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Advancements in the EU's "Right to Repair" Directive: A Breakdown

On November 21, 2023, the European Parliament marked a crucial milestone by adopting its position on the proposed “Right to Repair" Directive. This article provides an overview of the key developments and implications of the adopted directive.

Tamara Ciochina

In November 2023, the European Parliament took an important step by adopting a new directive called the "Right to Repair." This directive aims to change how consumers make choices, reduce harm to the environment, and encourage sustainable product consumption. Here are the highlights of this directive:

1. Overwhelming Support: The European Parliament gave strong support to the "Right to Repair" directive, with 590 members voting in favor, only 15 against, and 15 abstentions. The directive was first proposed by the European Commission in March of the same year and focuses on making manufacturers ensure that their products can be repaired for a certain period of time, promoting reuse and sustainability.

2. Extended Warranty: One important aspect of the directive is the extension of the legal warranty period by at least two years. During this time, consumers can ask the seller to repair or replace faulty goods free of charge. The directive encourages repair over replacement during this period, promoting more sustainable practices.

3. More Products Eligible for Repair: The directive expands the list of products that can be repaired. This includes items like bicycles, washing machines, dishwashers, vacuum cleaners, smartphones, tablets, fridges, and more. The Parliament's proposal aims to repair more products, even after the legal warranty period has ended, rather than throwing them away.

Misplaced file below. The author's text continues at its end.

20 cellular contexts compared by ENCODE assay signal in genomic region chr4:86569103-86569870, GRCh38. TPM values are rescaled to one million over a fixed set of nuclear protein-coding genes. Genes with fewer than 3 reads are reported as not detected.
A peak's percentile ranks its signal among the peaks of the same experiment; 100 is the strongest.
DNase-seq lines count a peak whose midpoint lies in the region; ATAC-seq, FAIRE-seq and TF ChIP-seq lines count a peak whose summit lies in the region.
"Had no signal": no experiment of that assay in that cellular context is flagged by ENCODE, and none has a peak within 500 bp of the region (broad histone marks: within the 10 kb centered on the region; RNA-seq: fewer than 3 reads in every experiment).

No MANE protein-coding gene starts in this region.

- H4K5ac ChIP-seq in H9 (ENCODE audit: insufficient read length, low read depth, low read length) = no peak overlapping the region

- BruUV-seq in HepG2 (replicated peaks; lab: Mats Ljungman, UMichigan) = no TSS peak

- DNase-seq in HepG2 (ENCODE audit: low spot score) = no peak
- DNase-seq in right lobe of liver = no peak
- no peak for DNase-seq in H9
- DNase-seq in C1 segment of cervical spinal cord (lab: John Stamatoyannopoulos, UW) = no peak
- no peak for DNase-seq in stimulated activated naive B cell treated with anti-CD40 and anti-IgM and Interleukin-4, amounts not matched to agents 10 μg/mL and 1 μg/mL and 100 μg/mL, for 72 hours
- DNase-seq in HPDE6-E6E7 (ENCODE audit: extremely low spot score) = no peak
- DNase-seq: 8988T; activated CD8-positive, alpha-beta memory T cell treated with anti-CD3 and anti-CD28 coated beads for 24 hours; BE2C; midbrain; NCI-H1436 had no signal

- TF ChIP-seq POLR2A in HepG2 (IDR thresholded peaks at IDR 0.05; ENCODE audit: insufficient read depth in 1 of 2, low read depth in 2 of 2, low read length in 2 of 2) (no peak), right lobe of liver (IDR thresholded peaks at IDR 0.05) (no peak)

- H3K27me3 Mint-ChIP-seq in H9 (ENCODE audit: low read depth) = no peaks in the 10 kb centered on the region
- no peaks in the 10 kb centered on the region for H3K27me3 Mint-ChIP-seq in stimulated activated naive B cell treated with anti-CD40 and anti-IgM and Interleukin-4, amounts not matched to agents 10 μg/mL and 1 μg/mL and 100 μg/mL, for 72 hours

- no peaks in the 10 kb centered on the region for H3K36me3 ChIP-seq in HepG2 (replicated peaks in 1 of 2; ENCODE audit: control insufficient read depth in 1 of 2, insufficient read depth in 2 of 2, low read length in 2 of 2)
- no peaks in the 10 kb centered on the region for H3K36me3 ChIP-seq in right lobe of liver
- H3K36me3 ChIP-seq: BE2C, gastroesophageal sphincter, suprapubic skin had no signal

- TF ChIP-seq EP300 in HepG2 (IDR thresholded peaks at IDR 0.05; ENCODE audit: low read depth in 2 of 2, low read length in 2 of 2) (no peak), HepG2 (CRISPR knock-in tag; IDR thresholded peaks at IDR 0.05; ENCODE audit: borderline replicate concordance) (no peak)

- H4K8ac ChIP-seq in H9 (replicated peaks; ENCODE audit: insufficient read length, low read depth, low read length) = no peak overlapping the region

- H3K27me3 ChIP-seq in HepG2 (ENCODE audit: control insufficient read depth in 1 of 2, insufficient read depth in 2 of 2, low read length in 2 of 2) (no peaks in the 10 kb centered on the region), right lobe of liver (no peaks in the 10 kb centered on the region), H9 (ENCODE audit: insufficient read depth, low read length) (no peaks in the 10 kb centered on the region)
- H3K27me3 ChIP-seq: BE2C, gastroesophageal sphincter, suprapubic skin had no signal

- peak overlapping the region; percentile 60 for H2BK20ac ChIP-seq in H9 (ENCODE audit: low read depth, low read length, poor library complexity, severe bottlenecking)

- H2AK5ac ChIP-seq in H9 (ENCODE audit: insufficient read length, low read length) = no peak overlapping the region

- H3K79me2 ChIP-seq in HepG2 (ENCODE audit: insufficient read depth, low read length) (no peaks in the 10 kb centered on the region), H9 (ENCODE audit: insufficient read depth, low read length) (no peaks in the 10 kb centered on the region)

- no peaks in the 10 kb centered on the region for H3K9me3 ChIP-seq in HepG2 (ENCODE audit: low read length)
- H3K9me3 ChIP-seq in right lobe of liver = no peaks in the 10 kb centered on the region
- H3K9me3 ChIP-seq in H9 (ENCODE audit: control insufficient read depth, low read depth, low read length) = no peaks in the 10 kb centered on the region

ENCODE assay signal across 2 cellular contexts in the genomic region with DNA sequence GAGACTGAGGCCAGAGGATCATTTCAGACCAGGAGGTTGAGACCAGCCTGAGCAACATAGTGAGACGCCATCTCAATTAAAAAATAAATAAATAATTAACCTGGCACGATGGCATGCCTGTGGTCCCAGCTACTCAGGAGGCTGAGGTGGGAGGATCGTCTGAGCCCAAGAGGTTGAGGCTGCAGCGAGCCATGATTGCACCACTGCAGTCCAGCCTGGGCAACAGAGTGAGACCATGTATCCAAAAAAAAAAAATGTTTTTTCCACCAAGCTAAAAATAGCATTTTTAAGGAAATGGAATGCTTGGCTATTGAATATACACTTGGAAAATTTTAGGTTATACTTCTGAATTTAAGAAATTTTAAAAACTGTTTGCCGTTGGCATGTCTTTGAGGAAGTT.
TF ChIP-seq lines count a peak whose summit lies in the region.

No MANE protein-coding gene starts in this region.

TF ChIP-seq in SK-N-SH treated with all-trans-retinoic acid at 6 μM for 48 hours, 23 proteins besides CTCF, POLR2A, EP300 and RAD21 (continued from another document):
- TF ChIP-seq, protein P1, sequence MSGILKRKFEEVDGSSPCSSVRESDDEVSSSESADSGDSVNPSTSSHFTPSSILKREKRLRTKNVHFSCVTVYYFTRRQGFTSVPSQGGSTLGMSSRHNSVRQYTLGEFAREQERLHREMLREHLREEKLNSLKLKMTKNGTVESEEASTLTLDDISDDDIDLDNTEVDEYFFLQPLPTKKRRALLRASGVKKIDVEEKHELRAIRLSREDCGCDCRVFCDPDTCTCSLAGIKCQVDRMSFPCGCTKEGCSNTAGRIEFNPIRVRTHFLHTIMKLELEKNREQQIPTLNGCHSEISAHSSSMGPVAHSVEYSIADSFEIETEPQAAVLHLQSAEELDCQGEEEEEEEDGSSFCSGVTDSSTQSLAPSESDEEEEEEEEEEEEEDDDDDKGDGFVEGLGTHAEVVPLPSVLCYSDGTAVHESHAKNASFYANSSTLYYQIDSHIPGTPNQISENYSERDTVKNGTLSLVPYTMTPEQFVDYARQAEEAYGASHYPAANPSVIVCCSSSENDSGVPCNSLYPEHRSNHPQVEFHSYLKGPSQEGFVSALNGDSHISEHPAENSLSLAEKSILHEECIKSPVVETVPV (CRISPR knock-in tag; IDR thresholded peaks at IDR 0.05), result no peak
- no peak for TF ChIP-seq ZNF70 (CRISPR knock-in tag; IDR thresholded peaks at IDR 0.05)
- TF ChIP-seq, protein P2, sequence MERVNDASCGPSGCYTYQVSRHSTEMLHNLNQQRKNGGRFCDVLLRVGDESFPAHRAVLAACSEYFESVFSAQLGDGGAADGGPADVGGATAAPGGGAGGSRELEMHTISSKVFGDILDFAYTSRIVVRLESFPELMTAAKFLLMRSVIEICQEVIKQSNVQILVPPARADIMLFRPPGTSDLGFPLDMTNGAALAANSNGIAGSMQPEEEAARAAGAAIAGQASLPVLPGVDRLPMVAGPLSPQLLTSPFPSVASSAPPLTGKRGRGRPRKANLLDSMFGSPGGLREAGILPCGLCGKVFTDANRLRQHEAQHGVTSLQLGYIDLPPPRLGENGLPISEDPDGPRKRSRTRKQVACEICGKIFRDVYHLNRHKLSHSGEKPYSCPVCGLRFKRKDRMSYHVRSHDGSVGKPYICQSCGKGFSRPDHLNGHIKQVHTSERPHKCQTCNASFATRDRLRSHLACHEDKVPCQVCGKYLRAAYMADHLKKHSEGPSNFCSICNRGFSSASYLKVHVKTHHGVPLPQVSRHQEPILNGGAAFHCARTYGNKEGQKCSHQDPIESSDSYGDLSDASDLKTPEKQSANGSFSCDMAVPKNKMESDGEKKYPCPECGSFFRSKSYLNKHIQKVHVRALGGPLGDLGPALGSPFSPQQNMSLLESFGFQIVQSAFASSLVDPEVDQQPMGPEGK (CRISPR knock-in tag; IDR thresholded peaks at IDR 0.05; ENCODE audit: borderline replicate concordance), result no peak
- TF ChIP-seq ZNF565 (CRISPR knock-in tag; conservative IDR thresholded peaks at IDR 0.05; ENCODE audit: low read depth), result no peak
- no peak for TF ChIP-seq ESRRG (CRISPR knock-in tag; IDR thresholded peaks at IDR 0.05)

4. Incentives for Repair and Accessibility: To make repairs a more appealing option, the Parliament suggests that manufacturers offer replacement devices to consumers while their product is being repaired. Additionally, manufacturers are required to offer repairs once a product's warranty has expired. Independent repairers, refurbishers, and end-users are also given access to spare parts, repair information, and tools at a reasonable cost to address issues of accessibility and high repair costs.

5. Preventing Obstacles to Repair: The Parliament is advocating for a ban on techniques that make it difficult to repair a product, such as certain contractual, hardware, or software restrictions. This directive ensures that consumers have the right to choose repair services not only from the seller but also from the manufacturer. Manufacturers are not allowed to refuse to fix products that have been previously repaired by someone outside their authorized network.

However, there are still challenges ahead before this directive becomes law. Consensus with the Council of the European Union is necessary. Negotiations between the Parliament, the Council, and the European Commission have already begun, and contentious points include the inclusion of bicycles and the right for consumers to choose replacement in cases where repairs are impossible.